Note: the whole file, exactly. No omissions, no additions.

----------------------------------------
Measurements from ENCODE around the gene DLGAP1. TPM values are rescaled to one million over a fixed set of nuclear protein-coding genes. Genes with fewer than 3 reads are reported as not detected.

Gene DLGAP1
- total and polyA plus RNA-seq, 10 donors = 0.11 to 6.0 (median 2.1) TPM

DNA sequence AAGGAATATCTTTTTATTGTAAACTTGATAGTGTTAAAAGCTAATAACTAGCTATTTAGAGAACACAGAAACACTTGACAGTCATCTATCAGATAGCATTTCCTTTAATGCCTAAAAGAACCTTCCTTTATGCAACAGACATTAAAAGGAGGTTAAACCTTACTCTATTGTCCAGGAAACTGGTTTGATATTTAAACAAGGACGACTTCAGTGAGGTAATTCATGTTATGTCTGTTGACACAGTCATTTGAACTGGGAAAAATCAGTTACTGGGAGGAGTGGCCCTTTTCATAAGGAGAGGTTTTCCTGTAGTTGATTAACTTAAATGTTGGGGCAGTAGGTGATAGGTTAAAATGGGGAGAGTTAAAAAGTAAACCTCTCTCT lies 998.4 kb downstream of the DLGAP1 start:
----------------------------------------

Measurements from ENCODE around the gene DLGAP1. TPM values are rescaled to one million over a fixed set of nuclear protein-coding genes. Genes with fewer than 3 reads are reported as not detected.

Gene DLGAP1
- total and polyA plus RNA-seq, 10 donors = 0.11 to 6.0 (median 2.1) TPM

DNA sequence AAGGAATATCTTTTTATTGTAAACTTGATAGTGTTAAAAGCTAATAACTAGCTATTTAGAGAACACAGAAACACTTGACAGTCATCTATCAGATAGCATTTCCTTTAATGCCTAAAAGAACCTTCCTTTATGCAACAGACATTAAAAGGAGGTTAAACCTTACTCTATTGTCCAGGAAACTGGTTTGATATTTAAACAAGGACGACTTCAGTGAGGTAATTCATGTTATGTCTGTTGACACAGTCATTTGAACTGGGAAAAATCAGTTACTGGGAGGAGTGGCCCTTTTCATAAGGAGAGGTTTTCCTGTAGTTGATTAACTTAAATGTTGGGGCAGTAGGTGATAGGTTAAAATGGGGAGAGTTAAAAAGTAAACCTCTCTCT lies 998.4 kb downstream of the DLGAP1 start: